Construction Workers Unearth Dozens of Centuries-Old Coffins in Philadelphia

AP Photo
AP Photo/Matt Slocum

A construction crew working on a new apartment building in Philadelphia’s historic district uncovered dozens of coffins buried six feet under the parking lot Thursday.

Archaeologists, forensic scientists, and students from Rutgers University-Camden are working to recover and identify as many 18th century remains as they can in the hopes of finding out what life was like in colonial-era Philadelphia, NBC Philadelphia reported.

Historians say the coffins are part of the First Baptist Church burial ground established in 1707 in Philadelphia’s historic district on Arch Street. The remains were supposed to be moved across town to Mount Moriah Cemetery in 1860, but the job never got finished.

“It costs money to move the graves and sometimes it doesn’t happen,” Lee Arnold of the Historical Society of Pennsylvania told CNN. “Businesses decide to cut corners. The problem is that when you’re talking about the remains of loved ones, cutting corners is tragic.”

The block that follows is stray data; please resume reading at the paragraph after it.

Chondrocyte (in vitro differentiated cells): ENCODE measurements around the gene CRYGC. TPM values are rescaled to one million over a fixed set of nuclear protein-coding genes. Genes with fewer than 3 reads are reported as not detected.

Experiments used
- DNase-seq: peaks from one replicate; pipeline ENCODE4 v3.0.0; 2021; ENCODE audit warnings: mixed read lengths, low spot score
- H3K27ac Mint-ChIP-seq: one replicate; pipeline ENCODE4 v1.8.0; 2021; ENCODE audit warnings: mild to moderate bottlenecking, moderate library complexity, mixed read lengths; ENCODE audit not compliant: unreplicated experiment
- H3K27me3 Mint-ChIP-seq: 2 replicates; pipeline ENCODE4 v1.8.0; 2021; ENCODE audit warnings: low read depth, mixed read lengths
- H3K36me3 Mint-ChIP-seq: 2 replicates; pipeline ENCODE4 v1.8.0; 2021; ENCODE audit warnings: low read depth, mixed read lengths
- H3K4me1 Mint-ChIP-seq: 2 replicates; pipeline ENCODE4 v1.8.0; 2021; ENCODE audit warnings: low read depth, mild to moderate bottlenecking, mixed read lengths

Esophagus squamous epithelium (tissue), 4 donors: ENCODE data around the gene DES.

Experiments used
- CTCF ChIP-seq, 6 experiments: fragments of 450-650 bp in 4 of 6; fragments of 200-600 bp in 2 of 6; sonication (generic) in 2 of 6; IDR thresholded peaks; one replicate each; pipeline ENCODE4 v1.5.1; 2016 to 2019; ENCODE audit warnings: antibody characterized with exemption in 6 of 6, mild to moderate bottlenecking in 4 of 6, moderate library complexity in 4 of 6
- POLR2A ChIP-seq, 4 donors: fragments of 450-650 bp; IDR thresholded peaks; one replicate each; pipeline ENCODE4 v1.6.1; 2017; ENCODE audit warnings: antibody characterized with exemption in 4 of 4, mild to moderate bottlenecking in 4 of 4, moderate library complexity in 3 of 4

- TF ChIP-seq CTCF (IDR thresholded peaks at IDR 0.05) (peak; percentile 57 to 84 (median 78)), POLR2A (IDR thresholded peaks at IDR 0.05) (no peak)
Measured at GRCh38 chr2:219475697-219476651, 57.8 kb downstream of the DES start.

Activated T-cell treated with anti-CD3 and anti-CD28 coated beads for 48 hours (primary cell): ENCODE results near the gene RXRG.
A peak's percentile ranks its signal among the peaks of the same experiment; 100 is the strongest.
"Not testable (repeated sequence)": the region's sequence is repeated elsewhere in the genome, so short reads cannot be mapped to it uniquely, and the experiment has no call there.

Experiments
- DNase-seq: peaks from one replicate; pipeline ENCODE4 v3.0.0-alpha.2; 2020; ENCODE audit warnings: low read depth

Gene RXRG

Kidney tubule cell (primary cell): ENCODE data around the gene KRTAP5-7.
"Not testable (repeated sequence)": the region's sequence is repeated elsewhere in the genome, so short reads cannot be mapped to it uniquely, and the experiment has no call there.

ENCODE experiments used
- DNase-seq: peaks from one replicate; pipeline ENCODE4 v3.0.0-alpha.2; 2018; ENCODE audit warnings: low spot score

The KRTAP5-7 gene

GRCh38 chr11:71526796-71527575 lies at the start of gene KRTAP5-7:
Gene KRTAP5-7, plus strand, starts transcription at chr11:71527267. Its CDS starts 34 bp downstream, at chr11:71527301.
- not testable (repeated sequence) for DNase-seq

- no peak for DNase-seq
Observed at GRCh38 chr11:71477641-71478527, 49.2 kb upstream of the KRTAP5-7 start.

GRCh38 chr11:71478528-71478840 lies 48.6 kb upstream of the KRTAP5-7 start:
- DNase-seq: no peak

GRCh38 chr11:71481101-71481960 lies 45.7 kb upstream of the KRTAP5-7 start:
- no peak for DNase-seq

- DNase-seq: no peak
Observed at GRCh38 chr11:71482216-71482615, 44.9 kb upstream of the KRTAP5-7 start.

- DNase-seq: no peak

Researchers have unearthed 38 coffins on the site, which is 40 feet by 25 feet wide, so far. The remains will be taken to a forensic-osteology lab at Rutgers-Camden, where researchers will clean, analyze, and document the remains.

After this process has taken place, researchers will be able to use the cataloged remains to determine the gender, ethnicity, and age at death.

The owner of the construction site, PMC Property Group, is not obliged to do anything special with the remains by law, but has allowed researchers to analyze the remains and has pledged to pay for the remains to be re-buried at another location, WTXF reported.

The company plans to build a 10-story, 116-unit apartment building on the site where the bodies were found.